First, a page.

Every Play Every Day by Timmy O'Neill
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My Life as a Notre Dame Walk-On


April 12, 2007

Every Play, Every Day

Next to my family, my experiences as a Notre Dame Football coach gave me the greatest memories of my life. Each young guy that walked into my office was a new and unique chapter in that book of memories. Some were high school All-Americans destined to be familiar names in the National Football League, while some came in with a dream of that consisted of simply wearing that distinctive gold helmet, and maybe, just maybe, run down that tunnel into the blue autumn sky once during their career at Notre Dame.

By history the second group mentioned is referred to as "walk-ons."

In all candor, I tried not to separate the two categories. To me, they were all Notre Dame football players. However, the fact is that there is just a certain mystique about the walk-ons in that everyone wants to know their particular story or perhaps what motivated these young men to seek a path that is just so difficult and at times can be disheartening.

One such young man was Tim O'Neill.

In stature he probably would have been an immediate "cut." But the fact is there was no measuring device to permit one to know the true size of his heart.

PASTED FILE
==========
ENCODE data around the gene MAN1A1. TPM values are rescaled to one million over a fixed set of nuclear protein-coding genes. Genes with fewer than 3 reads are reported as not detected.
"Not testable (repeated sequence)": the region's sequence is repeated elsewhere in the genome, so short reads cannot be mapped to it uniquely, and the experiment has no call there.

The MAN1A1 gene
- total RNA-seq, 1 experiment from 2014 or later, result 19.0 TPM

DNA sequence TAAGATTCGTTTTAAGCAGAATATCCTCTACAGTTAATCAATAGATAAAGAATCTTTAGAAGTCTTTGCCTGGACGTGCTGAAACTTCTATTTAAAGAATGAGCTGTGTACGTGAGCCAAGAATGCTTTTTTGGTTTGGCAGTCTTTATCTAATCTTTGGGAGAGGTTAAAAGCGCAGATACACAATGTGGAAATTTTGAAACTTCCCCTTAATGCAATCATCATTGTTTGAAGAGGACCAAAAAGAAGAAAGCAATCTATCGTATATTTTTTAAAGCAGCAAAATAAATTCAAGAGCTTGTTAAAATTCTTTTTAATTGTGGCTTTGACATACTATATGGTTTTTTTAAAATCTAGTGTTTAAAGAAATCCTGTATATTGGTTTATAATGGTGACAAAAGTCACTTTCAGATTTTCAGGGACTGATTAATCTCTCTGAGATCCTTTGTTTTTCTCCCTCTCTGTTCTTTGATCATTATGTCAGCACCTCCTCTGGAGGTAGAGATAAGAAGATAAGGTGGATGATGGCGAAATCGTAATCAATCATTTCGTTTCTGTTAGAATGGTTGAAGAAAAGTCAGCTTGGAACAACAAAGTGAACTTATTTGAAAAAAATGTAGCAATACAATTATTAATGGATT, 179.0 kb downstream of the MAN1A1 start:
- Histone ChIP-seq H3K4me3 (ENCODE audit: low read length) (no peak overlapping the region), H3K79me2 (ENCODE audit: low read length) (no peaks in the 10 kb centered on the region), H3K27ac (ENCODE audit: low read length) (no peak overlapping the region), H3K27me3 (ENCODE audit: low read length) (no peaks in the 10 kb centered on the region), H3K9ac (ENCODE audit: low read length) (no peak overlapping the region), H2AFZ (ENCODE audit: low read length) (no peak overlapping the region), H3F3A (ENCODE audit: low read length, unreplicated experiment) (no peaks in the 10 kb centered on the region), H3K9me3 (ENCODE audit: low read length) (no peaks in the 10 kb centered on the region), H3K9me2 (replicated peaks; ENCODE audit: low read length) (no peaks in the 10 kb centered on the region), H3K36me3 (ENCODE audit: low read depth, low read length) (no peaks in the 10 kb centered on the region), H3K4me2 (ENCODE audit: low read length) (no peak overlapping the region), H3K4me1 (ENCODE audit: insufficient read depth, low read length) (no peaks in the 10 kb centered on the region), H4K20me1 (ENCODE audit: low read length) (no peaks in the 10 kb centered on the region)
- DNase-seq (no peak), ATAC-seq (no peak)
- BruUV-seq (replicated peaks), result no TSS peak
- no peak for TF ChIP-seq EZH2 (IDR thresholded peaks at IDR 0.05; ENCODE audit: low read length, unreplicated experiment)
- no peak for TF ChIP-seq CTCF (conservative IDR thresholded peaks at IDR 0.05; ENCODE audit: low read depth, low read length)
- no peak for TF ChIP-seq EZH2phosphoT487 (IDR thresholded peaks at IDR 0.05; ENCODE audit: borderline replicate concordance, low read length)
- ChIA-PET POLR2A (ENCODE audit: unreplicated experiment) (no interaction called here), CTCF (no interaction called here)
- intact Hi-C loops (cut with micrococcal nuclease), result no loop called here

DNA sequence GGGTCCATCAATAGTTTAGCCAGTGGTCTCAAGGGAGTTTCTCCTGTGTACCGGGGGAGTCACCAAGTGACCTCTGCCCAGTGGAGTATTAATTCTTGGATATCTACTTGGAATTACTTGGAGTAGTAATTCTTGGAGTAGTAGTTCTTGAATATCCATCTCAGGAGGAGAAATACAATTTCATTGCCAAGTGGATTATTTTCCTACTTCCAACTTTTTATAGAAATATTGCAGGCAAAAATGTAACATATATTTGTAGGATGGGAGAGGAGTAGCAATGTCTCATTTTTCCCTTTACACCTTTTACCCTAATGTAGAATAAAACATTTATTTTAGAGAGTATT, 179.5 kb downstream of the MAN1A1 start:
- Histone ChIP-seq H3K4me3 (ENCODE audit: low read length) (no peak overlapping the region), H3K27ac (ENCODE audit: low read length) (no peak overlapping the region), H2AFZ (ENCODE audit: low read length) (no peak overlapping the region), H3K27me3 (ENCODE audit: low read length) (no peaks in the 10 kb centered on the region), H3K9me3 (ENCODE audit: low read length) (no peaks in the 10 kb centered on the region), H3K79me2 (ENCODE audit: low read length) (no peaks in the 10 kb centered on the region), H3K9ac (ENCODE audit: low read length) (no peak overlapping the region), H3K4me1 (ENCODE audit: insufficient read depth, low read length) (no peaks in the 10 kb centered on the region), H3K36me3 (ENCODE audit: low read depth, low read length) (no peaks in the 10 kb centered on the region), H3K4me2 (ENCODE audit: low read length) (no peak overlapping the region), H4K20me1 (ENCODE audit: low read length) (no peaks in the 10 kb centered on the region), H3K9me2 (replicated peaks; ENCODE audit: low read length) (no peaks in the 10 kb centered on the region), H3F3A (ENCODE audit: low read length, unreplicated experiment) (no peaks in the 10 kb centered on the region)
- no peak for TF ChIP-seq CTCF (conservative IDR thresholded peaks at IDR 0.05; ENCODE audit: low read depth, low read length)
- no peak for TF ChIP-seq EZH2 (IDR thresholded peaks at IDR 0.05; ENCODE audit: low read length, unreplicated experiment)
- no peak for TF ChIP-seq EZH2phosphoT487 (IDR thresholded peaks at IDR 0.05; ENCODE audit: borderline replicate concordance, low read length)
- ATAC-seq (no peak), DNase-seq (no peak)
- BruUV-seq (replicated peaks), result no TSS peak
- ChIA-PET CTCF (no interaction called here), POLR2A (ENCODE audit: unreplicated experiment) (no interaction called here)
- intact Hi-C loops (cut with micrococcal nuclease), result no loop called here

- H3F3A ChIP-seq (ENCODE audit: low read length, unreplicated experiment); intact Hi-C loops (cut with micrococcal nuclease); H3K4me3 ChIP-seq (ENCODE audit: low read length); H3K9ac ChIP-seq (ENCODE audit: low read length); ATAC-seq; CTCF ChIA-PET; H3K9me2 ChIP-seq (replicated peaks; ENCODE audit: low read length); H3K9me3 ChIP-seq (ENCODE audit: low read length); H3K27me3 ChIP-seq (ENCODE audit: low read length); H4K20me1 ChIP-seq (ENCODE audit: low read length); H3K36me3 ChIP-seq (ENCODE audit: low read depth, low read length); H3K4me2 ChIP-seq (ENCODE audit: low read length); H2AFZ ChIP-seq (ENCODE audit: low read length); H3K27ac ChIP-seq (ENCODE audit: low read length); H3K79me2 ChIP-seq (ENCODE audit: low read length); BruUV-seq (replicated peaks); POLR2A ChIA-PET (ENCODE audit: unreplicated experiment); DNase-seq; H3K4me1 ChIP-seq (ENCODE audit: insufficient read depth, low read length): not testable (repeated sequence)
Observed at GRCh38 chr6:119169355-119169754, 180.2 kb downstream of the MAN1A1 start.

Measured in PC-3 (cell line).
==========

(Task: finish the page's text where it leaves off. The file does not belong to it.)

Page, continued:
His book Every Play, Every Day is a personal account of his experiences from the day he walked into my office to become a Notre Dame football player until the day he walked across the stage at The Joyce Center as a Notre Dame graduate.

It is indeed a compelling story and a must read for anyone that ever thought of walking on at Our Lady's School or anyone who happens to love the unique culture that is Notre Dame Football.

South Bend Tribune

Article published Oct 20, 2006

Former walk-on's book no Rudy tale

Early in his book about the experience of being a football walk-on, recent ND graduate Timmy O'Neill explains that he thought about naming his work, "No, Not Like Rudy."

O'Neill, he explains, came to Notre Dame to play and contribute, not just to run through the tunnel and wear the uniform. But that doesn't mean he doesn't have a little Rudy Ruettiger in him, evidenced by his sometimes obsessive single-mindedness.

In the course of his narrative O'Neill admits to being "neurotic" about his training, such as when he drops to the floor at a South Bend movie theater and blitzes through a quickie workout of sit-ups and push-ups.

"I think I should have forced myself to go out more," O'Neill admits in one candid moment, "not to drink, but just to share time with my friends."

But "Every Play Every Day" isn't a book about regrets. It is about sacrifices, and an attempt to realistically portray the ups and downs of life as a non-scholarship player in a demanding Division I-A football program . O'Neill, a 2003 ND graduate who now works in the financial world in Houston, will be selling and signing copies of the book (Expert Publishing Inc., $16.95) from 11 a.m. to noon Saturday at the Eck Center on the Notre Dame campus.

It is a book that has been a young lifetime in the making, as O'Neill fell hard for Notre Dame from an early age.